Indigenous peoples of the northernmost Himalayan region of Nepal have common ancestry, language, culture, and religion and similar opportunities and challenges. Although they share many commonalities and live next to each other, they have been segregated for at least several decades. This segregation continues to exist because national policies, priorities and different social systems and cultural values still encourage them. Some of the most visible factors that have created distance among the Himalayan indigenous groups are the division of Nepal into different (vertical) development regions, zones and districts.

According to the declaration of the Himali Autonomous State, Himalayan indigenous peoples are spread in 19 different administrative districts from Taplejung in the East to Darchula in the West. Out of 59 indigenous groups recognised by the government, 17 of them live in the northern Himalayan region of Nepal. All of these indigenous groups either fall under the endangered or the marginalised category as shown by the Nepal Federation of Indigenous Nationalities (NEFIN). The Himalayan region of Nepal has rich cultural and natural resources with high historical significance to researchers for the advancement of knowledge about human civilization and adaptation, as well as great potential, through the development of the tourism industry, non-timber forest products, medicinal and aromatic plants, to provide employment and economic opportunities for income generation for local people. Addressing the new Nepal, Professor Stevens (2008) wrote, “The Buddhist people of the northern high Himalaya have been nearly invisible to Nepal’s Hindu society. It would be an injustice of Himalayan proportions if they remain so while the map of a federal Nepal is drawn.” Some of the reasons why these peoples have been invisible are firstly, the rugged terrain and the distance of the region from the capital, secondly, the lack of opportunities for communication and interaction among the indigenous peoples in the region and thirdly, programs, policies and social systems that continue to widen the gap between these indigenous peoples.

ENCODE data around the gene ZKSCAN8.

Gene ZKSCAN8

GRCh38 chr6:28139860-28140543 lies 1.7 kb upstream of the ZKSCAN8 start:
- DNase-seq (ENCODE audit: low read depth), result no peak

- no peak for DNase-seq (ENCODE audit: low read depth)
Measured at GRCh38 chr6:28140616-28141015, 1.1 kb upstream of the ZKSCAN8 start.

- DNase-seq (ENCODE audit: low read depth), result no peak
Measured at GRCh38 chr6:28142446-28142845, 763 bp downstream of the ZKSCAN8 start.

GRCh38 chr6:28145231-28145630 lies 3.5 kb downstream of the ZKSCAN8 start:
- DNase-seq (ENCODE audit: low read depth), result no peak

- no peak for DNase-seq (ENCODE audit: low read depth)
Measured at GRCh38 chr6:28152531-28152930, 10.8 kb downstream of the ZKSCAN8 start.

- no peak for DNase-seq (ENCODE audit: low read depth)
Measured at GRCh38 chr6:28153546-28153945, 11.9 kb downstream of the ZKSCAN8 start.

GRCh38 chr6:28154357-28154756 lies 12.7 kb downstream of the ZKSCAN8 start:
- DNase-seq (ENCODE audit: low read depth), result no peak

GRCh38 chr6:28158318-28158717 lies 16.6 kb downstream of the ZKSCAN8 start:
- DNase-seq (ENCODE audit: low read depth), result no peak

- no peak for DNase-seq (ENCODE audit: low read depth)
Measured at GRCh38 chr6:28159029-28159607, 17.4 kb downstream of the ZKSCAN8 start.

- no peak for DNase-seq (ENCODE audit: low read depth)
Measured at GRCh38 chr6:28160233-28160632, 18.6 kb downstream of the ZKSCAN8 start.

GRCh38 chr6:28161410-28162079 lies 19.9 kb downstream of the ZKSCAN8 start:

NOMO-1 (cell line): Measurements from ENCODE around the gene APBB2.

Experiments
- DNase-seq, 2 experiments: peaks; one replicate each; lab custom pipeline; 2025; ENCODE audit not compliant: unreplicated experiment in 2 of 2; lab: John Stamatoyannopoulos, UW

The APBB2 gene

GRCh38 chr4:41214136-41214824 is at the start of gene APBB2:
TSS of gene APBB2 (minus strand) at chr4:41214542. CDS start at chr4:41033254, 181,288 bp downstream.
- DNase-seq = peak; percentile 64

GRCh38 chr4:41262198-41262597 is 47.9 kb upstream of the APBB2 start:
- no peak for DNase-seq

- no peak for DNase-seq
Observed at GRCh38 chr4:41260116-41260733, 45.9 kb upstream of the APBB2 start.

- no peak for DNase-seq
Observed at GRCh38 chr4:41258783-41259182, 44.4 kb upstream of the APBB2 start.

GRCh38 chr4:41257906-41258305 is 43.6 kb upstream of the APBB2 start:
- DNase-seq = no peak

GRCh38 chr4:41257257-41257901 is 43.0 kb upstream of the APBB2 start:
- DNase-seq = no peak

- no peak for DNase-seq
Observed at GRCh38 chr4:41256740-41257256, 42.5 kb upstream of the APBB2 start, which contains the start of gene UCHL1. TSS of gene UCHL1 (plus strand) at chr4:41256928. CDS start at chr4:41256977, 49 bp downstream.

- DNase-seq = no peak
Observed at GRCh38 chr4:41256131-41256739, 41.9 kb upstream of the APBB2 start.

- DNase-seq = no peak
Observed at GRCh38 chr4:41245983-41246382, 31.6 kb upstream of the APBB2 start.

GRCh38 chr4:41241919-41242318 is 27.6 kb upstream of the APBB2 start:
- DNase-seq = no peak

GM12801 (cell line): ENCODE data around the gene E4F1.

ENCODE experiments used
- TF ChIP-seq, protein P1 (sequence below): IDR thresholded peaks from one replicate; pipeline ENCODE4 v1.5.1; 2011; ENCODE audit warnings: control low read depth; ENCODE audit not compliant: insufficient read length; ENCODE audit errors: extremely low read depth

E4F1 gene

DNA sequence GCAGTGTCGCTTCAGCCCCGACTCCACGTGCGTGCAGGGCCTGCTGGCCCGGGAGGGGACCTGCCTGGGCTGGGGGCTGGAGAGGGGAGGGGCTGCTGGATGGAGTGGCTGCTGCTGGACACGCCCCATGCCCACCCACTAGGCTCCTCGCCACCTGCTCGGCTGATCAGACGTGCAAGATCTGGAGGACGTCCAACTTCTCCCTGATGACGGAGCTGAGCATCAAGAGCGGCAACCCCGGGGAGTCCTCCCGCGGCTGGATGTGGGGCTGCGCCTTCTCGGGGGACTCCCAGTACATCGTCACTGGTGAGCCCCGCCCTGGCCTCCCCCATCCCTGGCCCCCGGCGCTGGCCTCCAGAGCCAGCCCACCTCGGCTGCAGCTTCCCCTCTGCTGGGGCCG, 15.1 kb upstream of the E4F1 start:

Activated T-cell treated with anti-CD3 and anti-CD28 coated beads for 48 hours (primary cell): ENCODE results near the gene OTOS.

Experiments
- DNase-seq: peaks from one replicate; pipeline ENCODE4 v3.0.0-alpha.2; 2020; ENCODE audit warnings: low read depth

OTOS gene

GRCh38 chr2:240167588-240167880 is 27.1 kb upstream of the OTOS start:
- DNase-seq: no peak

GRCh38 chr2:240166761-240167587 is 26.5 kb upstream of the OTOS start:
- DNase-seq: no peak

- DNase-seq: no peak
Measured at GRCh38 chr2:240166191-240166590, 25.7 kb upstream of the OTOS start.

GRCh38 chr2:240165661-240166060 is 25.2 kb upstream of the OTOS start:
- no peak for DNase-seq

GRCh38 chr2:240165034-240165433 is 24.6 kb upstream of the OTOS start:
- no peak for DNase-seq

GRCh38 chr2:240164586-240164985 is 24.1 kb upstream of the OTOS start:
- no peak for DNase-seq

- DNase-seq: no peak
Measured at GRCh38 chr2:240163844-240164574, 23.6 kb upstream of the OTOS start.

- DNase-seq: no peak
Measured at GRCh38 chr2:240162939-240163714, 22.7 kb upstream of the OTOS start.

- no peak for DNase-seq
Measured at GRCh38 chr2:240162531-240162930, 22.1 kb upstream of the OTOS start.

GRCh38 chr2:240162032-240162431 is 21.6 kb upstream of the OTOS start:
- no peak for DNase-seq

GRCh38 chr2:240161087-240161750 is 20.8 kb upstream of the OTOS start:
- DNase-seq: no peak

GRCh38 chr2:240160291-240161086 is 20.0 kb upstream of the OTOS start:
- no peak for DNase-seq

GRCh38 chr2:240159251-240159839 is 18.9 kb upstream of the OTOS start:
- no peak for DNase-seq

New Nepal has come with lots of hopes and promises for the people of Nepal especially for indigenous peoples who have been discriminated for decades. The success of the peoples’ movement of 2006 paved the way to building a new Nepal and restructuring the nation in order to end further loss of cultural resources resulting from cultural homogeneity and monolingualism of the country. In order to build an inclusive and an equitable new Nepal, our leaders in the Constituent Assembly should also discuss, include and ensure the fundamental rights of the Himalayan indigenous peoples of Nepal along side the rights of other indigenous peoples. At this crucial moment in the history of Nepal, with a new constitution being written and the map of a new federal Nepal being drawn, the Himalayan indigenous peoples must not be further ignored if there is to be true justice.